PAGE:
Wednesday, March 19, 2008

Serbia vs. Croatia. Round Two?


S
erbia's Neighbors Recognize Kosovo. That was headline news today.

The Balkan nations were borne of the disintegration of Yugoslavia. In 1991, Croatia broke free and immediately plunged into war with rebel Serbs who wanted to create "Greater Serbia" from Croatian and Bosnian and Herzegovian territory. The war came to an end in 1995 with a Croatian victory and the signing of the Dayton Agreement. Although the two countries have greatly improved relations since, animosity between Serbia and Croatia has lingered.

Backed by the US Government and in defiance of Serbia and Russia, Kosovo unilaterally declared independence from Serbia on February 18, 2008. Today, Croatia, Bulgaria and Hungary officially recognized the newly independent nation. France, the UK, Germany and Italy have also pledged their support.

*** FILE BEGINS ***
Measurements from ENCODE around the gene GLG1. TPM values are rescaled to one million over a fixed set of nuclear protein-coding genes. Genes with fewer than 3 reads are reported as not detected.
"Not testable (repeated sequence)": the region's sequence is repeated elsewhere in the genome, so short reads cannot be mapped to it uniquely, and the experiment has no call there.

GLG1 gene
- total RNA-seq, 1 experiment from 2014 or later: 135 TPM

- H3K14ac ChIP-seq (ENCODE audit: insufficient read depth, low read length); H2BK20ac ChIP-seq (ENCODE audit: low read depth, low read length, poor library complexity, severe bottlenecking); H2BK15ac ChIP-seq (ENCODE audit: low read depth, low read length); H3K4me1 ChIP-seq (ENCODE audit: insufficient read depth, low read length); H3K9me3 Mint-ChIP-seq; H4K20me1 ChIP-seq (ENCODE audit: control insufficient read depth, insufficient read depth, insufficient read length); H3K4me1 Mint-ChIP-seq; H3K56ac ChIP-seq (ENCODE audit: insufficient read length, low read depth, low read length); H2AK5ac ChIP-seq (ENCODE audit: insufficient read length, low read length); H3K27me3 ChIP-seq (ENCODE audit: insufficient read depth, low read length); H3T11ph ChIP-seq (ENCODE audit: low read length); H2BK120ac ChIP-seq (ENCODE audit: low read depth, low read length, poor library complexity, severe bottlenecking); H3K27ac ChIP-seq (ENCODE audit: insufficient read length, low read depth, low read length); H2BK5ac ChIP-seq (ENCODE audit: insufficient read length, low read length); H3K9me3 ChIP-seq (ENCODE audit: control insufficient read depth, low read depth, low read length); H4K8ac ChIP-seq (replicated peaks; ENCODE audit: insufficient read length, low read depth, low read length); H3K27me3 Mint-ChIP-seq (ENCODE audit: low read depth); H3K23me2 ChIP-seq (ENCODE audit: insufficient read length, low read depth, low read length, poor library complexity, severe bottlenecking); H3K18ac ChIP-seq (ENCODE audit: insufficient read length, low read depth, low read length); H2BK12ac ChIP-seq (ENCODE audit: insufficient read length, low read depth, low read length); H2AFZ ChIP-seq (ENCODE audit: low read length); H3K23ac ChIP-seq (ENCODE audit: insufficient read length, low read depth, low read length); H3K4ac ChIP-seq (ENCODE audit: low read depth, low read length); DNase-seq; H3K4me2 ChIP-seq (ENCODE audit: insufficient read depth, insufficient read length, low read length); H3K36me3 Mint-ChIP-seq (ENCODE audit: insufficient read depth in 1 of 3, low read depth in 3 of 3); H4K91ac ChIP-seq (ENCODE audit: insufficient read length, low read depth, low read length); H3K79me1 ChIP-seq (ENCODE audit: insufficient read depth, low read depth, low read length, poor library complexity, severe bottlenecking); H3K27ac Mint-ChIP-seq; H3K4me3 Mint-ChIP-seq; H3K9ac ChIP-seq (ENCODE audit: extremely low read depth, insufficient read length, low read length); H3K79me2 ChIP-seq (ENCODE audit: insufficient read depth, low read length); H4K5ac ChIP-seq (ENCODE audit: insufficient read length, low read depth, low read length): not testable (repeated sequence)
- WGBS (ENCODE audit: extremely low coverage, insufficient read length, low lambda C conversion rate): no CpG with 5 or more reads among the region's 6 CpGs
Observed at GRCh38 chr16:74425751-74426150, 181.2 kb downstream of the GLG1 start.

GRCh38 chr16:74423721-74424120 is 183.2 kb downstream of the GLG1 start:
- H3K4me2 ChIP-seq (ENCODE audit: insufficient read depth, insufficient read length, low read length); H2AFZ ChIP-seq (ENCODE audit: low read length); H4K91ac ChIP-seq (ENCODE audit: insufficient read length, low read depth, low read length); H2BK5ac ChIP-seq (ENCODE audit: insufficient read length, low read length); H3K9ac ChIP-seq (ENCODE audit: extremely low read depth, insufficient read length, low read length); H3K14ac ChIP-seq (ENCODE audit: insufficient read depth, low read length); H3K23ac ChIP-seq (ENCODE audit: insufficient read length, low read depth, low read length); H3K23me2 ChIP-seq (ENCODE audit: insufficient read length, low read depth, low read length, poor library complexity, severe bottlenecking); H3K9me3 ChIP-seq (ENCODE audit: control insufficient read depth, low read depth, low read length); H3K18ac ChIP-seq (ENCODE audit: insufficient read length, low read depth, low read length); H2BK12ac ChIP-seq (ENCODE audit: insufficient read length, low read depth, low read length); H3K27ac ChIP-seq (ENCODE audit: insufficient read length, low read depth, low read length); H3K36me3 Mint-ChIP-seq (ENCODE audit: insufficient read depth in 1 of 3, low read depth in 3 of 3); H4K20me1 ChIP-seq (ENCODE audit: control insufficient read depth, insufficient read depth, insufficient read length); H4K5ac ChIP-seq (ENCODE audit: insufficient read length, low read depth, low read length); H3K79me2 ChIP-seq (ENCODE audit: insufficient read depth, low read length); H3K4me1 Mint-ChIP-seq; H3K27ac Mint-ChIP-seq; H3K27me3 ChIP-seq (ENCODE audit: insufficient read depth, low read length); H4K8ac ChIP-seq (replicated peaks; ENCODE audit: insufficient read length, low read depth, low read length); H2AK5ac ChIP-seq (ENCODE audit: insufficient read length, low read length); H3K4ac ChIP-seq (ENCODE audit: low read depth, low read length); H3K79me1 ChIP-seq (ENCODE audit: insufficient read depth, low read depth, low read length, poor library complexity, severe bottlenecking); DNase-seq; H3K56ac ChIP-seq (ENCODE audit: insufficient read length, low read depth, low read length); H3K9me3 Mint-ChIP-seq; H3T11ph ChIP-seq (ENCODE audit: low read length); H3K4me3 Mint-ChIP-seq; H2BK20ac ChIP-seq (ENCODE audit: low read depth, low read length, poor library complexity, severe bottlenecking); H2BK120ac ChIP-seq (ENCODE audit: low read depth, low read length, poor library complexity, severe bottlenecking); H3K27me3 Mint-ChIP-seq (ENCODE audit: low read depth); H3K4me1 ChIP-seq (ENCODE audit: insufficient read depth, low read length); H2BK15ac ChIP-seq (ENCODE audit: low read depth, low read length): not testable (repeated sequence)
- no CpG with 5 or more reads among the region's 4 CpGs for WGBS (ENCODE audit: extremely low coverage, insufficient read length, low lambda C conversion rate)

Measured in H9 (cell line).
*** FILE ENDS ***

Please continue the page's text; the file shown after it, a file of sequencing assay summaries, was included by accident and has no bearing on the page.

Kosovo had formally remained a part of Serbia even though it has been administered by the U.N. and NATO since 1999, when NATO airstrikes ended former Yugoslav leader Slobodan Milošević's crackdown on ethnic Albanian separatists.

The push by Kosovo for independence from Serbia stems from the fact that ninety percent of its population of 2 million people is made up of ethnic Albanian - most of whom are secular Muslims who see no reason to stay joined to the rest of Christian Orthodox Serbia.

In response to Croatia's support of Kosovo independence, Serbian President Boris immediately declared that there would be "immediate negative" consequences and it is likely that tensions between the two wartime foes will be renewed. I know I'm being idealistic by my true hope is that differences between the two nations can be worked out through diplomatic channels and not with more ethnic violence and bloodshed.